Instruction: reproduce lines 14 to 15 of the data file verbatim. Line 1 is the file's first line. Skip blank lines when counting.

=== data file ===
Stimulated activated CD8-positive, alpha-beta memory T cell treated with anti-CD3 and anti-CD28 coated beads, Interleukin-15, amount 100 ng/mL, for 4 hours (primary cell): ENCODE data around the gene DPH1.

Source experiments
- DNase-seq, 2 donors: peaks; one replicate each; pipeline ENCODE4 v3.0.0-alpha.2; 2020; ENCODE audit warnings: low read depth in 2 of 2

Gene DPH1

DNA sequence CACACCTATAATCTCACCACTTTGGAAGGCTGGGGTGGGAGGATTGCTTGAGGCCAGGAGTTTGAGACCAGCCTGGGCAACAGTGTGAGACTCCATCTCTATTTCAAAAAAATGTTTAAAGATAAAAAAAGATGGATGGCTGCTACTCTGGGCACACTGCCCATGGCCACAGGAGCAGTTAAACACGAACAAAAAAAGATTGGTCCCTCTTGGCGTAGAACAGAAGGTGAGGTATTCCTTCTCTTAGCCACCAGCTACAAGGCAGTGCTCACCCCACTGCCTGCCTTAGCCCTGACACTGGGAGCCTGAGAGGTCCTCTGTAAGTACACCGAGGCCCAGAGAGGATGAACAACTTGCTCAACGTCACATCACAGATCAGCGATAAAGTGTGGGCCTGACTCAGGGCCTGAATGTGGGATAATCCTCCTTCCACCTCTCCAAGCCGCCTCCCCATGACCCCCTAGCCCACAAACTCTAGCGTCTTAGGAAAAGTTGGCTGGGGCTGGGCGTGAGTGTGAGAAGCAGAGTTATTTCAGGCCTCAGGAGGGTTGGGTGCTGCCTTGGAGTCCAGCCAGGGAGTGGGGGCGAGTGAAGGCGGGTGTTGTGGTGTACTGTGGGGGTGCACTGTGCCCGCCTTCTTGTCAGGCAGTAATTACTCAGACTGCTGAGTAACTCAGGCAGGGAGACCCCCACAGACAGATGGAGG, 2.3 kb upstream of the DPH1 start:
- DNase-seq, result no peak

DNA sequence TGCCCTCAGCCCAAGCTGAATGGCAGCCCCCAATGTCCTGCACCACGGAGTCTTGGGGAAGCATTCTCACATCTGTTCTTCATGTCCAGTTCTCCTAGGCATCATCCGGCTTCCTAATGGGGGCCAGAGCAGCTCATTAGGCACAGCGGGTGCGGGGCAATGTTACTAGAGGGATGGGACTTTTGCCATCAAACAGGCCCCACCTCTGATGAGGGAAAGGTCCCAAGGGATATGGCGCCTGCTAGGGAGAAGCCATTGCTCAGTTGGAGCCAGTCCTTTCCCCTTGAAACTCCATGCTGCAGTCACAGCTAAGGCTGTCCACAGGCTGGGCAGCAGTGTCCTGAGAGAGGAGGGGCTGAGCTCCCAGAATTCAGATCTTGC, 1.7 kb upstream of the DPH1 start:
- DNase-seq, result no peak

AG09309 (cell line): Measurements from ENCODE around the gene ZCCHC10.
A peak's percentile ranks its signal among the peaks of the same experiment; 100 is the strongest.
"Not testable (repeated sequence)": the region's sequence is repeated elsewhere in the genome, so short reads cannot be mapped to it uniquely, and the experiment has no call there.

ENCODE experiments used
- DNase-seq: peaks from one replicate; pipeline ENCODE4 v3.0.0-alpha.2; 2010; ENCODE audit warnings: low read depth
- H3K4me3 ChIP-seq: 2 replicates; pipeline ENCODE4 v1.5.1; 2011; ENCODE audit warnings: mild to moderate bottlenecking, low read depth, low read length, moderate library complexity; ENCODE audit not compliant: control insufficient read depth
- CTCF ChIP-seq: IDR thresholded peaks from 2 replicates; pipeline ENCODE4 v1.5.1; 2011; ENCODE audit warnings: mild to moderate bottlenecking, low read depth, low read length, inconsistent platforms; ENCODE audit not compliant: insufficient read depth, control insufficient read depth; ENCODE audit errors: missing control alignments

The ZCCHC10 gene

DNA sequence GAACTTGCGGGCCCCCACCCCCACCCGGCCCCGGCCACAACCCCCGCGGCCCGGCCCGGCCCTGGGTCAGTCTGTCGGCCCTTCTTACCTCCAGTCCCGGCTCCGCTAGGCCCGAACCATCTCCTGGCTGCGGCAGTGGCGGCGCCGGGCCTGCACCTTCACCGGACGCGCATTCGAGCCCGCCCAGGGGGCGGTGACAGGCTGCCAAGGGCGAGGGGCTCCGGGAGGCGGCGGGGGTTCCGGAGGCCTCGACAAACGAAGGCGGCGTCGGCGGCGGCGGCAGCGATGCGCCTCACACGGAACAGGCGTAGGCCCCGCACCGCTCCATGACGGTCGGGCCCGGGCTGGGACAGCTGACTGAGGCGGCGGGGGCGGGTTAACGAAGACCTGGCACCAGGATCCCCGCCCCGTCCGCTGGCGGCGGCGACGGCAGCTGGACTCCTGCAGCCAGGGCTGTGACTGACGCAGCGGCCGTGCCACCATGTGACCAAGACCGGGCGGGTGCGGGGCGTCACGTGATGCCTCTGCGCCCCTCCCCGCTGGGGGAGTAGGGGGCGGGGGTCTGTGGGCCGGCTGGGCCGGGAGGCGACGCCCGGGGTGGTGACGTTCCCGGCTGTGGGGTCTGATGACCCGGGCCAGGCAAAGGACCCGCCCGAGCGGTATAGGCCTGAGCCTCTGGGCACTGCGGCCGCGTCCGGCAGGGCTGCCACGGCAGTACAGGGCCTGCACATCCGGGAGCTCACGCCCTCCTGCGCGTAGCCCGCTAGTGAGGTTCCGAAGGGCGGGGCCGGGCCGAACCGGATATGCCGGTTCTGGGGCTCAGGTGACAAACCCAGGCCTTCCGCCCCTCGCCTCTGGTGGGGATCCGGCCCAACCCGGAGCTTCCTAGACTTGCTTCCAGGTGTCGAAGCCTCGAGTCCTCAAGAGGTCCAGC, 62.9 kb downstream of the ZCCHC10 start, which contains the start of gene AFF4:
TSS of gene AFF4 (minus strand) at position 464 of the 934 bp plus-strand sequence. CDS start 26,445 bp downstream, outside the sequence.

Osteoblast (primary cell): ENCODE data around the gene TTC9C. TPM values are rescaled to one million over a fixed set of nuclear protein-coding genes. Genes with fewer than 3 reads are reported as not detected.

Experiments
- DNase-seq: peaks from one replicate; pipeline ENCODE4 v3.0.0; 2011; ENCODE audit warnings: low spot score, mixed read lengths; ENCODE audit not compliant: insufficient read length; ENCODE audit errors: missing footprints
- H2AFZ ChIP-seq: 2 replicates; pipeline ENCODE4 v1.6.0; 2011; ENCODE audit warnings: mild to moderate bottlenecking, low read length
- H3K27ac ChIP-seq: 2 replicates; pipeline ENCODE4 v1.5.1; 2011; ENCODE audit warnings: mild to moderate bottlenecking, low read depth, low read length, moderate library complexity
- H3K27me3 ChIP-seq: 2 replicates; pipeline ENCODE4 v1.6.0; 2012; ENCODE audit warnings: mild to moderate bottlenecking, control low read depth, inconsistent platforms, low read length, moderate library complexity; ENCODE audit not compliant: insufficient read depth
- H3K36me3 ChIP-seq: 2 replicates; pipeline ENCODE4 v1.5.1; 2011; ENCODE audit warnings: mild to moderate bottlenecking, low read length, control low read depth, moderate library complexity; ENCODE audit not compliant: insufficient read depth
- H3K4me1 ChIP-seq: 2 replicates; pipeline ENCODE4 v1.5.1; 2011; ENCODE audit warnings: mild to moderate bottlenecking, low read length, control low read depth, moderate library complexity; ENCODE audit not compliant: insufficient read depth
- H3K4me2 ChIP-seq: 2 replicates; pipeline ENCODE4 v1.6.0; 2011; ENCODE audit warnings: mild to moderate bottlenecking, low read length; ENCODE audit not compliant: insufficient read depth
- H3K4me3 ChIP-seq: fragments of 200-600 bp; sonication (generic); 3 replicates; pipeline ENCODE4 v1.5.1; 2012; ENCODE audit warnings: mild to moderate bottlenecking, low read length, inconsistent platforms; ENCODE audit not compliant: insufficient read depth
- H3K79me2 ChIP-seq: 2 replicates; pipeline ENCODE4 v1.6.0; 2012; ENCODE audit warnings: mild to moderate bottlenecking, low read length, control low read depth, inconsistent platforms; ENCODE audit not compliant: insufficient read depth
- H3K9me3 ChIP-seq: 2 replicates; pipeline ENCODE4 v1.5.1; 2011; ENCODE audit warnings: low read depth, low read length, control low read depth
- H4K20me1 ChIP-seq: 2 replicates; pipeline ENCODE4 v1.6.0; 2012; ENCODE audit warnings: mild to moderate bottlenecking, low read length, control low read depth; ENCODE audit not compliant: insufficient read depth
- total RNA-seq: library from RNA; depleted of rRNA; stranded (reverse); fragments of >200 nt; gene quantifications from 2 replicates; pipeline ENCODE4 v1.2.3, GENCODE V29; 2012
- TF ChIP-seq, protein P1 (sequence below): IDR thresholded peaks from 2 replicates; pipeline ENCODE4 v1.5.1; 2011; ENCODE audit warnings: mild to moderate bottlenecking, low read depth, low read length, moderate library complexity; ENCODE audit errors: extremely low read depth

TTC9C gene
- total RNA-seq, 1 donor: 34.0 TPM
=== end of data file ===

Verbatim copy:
- H3K4me3 ChIP-seq: 2 replicates; pipeline ENCODE4 v1.5.1; 2011; ENCODE audit warnings: mild to moderate bottlenecking, low read depth, low read length, moderate library complexity; ENCODE audit not compliant: control insufficient read depth
- CTCF ChIP-seq: IDR thresholded peaks from 2 replicates; pipeline ENCODE4 v1.5.1; 2011; ENCODE audit warnings: mild to moderate bottlenecking, low read depth, low read length, inconsistent platforms; ENCODE audit not compliant: insufficient read depth, control insufficient read depth; ENCODE audit errors: missing control alignments